EA’s try-hard approach to taking on the Call of Duty franchise has been most evident in the last few years. Last year, the company took on the Call of Duty juggernaut with one their biggest franchises in Battlefield 3. This year, it’ll be Danger Close’s Medal of Honor: Warfighter that gets a crack at the title, and it might be better geared to take on the most popular first person shooter in the industry.
We got a chance to go hands-on with the Medal of Honor: Warfighter demo at E3 2012. Thankfully, multiplayer was featured behind closed doors on the show floor and gave us a good look at what to expect from the shooter that’s due to arrive this fall. Danger Close has gone in a completely different direction than 2010’s iteration. While the game seems to have the same authentic military feel that the franchise is known for, it definitely tries to emulate some of the features that make Call of Duty so popular. Powered by the more modern Frostbite 2 game engine, and a world deeply seeded in reality, Medal of Honor: Warfighter definitely has a lot going for it.
Medal of Honor has a brand new feature in multiplayer that will make your class selection and team play much more interesting. They call it fireteams. In the real world, operators split up into teams, and work together to feel connected with their combat buddies even without having them in direct sight. Danger Close has integrated this connection into the game, so that you’ll be able to choose a fireteam buddy and track him from any distance, in any situation. When the game launches later this year, you can select your own fireteam buddy. For E3’s demo, we were paired with others in the group play session.
The real benefits to this grouping are that when your fireteam buddy goes down, you can stay out of sight and they’ll be able to respawn directly on your six. Or, if you’re the more agressive type, you can hunt down the enemy who killed your buddy, and they can respawn without any additional wait. The game is also layered somewhat differently than others in its class based system. Six in all, each class offers different weapons and perk sets that can appeal to different players and playstyles.
Polish GROM Assaulter – Carries the HK416 with M320 Grenade Launcher and can all in AH6 Little Bird air support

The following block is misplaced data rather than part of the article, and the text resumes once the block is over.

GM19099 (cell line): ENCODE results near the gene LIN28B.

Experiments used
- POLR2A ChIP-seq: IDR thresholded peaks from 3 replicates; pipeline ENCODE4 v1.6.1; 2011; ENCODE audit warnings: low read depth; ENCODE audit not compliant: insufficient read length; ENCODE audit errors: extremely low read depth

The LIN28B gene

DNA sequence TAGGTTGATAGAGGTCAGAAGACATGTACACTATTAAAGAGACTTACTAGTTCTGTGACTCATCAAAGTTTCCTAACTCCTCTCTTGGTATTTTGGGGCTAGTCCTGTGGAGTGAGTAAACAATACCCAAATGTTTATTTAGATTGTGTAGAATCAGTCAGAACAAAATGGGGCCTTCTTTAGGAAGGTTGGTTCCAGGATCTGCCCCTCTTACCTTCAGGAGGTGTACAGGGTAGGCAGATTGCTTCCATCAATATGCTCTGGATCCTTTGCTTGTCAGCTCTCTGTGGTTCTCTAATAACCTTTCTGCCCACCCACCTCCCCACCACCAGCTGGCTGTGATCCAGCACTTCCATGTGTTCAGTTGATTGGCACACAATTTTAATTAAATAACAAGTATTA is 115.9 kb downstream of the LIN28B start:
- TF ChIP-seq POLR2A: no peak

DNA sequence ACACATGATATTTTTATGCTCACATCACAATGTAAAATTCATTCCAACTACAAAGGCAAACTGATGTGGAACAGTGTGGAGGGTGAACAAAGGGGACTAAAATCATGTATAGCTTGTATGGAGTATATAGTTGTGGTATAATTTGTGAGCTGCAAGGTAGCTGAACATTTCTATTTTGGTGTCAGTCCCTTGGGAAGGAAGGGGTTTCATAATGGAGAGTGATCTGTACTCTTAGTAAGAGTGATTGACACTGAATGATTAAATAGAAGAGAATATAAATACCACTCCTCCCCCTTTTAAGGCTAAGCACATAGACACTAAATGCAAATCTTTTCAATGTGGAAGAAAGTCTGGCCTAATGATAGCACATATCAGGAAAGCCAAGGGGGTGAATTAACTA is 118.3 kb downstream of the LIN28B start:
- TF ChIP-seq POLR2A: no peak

Australian Pointman – Known for surprise and speed. Equipped with an assault rifle, the Pointman also carries a magazine of “Heavy Hitter” ammunition. These do 20% more damage than normal when loaded. He can also call in an air burst mortar strike.
Canadian JTF2 Heavy Gunner – Fire superiority. Accels at supression tactics, covering fire, and support for their teammates. Using the m249 light machine gun, they can take a supportive prone stance and lay down powerful covering fire with increased accuracy at any time. They can also use a Blackhawk support action that allows players to instantly respawn at any strategic location.
US OG Spec Ops Unit – Quickest and Most adaptive class – Has the ability to see the development of enemies movements and strike quickly. Outfitted with the personal HK MP7 they also have the ability to call in the A10 strafe air support.
US Navy Seal Sniper – Peel apart enemy from extreme distance and cover. McMillon Sniper Rifle used with a UAV perk to unleash “devastating arial attacks”.
Demolition Unit – Uses shotgun with extra body armor as a perk.
Danger Close says that there are 72 Operators to unlock, plus a weapons customization system that offers countless combinations, and a weapon personalization system in the full game. The map we played was on the coast of Somalia, where we played a game mode very similar to Conquest called “Sector Control”. Here we were tasked with capturing and holding three control points, while the enemy team had an identical objective.
There really are some interesting facets to the gameplay in Medal of Honor: Warfighter that definitely set it apart from other shooters. More importantly, that set it apart from the Call of Duty franchise. The loadout and fireteam elements add layers of strategy to the game in deeper and more meaningful ways than the same basic content does in the Call of Duty franchise. It also gives Danger Close a more difficult job of balancing these new gameplay features, so that when the final game releases, we don’t see an influx of super combinations that are overly matched to everything else.
In the demo, it’s hard to tell if that’ll be the case or not. Using a handful of the classes, you can tell immediately that your contributions have a big impact on the field of play, especially so in the control point game mode that we were playing. Calling in spawn points and site clearing arial attacks was definitely something that felt more tactical, than it does in Call of Duty. In fact, it felt much more like Battlefield than it did Call of Duty in that respect. Fire teams is an interesting mechanic, that with some time and practice, could become an interesting twist. In this short demo, things quickly regressed as the chaos of learning a new control scheme and communicating with a person you don’t know, superceeds any benefits that working as team afforded.
While the game probably still has alot of polish to be applied in the months leading up to release, Medal of Honor if anything looks extremely promising for shooter fans. Another alternative to Call of Duty this fall, these new gameplay features will most likely resonate with a lot of shooter players. That is of course, if Danger Close can really balance out these features across all of the game modes. Which I have to note, we didn’t see.